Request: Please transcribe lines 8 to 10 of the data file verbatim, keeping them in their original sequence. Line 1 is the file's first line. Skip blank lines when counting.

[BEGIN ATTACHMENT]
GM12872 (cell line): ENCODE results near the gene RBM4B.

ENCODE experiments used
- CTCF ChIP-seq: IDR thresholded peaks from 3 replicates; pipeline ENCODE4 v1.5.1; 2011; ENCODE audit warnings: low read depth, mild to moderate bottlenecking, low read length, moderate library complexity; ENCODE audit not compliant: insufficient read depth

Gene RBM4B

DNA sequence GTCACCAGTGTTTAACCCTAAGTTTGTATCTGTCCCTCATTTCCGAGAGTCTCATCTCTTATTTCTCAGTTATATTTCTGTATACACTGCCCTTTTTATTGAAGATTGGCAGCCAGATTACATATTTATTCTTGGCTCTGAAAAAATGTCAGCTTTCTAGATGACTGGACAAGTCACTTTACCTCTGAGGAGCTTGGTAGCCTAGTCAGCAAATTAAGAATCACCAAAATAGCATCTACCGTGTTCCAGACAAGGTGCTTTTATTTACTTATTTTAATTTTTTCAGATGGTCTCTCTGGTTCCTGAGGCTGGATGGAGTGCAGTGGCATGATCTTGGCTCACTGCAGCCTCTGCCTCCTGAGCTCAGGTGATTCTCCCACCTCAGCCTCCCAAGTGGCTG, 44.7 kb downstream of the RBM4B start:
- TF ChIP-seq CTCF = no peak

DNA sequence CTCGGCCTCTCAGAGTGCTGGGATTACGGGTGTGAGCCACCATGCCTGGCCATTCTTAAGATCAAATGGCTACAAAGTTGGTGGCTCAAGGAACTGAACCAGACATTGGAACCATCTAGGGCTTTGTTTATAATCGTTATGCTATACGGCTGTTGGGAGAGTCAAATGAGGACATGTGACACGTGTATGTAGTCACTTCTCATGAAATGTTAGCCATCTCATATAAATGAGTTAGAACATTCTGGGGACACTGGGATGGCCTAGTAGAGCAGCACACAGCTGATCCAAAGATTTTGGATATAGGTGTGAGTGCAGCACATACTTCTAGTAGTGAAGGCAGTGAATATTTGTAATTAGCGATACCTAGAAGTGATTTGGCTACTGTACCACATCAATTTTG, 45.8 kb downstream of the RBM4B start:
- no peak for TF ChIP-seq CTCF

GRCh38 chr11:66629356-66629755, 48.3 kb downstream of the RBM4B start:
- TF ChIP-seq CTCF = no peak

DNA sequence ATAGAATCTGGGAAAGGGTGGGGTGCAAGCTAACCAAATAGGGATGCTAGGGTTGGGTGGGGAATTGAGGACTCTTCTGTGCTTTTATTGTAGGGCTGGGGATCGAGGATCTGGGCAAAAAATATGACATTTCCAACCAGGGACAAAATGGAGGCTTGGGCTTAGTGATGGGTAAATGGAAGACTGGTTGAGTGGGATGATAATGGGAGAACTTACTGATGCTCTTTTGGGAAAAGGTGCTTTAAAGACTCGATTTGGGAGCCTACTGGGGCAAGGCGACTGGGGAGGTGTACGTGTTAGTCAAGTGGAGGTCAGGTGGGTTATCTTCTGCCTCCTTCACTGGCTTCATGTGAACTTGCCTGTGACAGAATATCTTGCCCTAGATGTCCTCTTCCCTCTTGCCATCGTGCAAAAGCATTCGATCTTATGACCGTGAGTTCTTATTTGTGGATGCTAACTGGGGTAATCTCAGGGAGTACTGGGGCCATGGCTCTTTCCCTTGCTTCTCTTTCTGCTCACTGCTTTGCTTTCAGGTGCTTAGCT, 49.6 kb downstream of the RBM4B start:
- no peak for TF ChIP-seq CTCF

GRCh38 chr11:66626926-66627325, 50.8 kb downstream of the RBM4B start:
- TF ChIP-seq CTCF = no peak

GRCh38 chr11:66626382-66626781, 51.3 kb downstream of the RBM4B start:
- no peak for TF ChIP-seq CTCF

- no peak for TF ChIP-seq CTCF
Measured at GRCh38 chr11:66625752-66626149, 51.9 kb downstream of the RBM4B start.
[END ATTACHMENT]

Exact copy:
- no peak for TF ChIP-seq CTCF

GRCh38 chr11:66629356-66629755, 48.3 kb downstream of the RBM4B start:
- TF ChIP-seq CTCF = no peak